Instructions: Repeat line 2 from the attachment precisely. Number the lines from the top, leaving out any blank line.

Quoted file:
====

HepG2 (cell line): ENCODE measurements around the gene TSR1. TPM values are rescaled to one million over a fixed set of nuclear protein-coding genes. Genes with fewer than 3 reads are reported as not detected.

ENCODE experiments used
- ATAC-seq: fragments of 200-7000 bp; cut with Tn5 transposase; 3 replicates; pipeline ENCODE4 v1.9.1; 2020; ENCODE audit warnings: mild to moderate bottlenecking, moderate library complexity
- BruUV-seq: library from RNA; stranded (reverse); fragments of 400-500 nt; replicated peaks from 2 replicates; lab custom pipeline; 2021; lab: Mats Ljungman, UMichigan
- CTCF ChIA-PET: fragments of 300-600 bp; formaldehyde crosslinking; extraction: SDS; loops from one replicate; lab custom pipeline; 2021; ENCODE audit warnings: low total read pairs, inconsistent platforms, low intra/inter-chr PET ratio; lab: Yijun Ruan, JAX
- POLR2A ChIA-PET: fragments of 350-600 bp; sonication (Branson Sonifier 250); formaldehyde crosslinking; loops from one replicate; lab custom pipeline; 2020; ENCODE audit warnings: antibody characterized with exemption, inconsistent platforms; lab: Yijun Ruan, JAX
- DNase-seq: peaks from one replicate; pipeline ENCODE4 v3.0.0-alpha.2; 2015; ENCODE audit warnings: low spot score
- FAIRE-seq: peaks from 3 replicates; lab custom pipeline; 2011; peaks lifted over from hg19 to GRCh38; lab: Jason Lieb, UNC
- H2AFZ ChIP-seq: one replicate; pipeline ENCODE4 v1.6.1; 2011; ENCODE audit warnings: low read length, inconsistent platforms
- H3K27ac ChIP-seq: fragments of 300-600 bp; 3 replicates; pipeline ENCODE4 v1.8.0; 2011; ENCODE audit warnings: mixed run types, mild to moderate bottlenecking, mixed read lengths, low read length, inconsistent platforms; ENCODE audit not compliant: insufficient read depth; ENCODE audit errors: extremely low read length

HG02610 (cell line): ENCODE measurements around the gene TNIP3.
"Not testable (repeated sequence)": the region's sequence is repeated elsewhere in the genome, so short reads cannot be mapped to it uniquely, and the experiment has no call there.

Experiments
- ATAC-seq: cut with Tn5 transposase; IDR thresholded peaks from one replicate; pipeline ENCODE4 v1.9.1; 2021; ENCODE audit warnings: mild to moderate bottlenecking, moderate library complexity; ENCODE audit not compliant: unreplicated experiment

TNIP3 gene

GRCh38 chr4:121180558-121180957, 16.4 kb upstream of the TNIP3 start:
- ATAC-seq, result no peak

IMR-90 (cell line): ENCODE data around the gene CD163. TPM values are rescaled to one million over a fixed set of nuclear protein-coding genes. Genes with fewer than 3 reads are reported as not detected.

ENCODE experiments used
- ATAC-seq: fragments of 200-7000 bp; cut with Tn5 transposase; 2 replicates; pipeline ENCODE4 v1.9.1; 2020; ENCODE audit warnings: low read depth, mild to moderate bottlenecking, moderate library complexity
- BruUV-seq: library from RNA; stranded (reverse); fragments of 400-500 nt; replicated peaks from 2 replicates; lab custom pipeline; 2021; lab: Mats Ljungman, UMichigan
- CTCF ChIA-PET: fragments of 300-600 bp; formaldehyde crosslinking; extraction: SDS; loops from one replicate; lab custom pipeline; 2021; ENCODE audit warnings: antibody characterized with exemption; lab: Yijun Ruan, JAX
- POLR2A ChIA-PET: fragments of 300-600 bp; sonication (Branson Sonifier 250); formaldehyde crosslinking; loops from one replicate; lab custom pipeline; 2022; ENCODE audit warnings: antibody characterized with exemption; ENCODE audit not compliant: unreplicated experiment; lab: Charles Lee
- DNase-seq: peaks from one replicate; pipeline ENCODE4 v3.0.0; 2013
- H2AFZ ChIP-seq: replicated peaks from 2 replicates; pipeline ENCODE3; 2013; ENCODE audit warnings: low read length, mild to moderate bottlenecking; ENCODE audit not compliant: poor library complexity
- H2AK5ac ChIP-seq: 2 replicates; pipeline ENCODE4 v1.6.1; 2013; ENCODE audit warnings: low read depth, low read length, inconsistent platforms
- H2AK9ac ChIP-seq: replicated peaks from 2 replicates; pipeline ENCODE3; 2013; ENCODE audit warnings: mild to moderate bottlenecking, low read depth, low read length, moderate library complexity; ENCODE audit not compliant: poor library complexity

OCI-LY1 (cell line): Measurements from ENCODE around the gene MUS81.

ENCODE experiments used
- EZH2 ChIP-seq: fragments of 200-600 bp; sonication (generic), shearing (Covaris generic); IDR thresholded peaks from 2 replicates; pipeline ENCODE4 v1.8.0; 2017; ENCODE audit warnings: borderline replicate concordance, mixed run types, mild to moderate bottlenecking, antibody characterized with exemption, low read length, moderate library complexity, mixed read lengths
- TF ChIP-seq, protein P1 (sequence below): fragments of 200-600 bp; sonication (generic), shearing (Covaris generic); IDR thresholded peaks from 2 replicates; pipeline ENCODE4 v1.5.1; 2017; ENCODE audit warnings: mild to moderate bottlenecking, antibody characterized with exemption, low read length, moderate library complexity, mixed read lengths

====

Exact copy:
ENCODE experiments used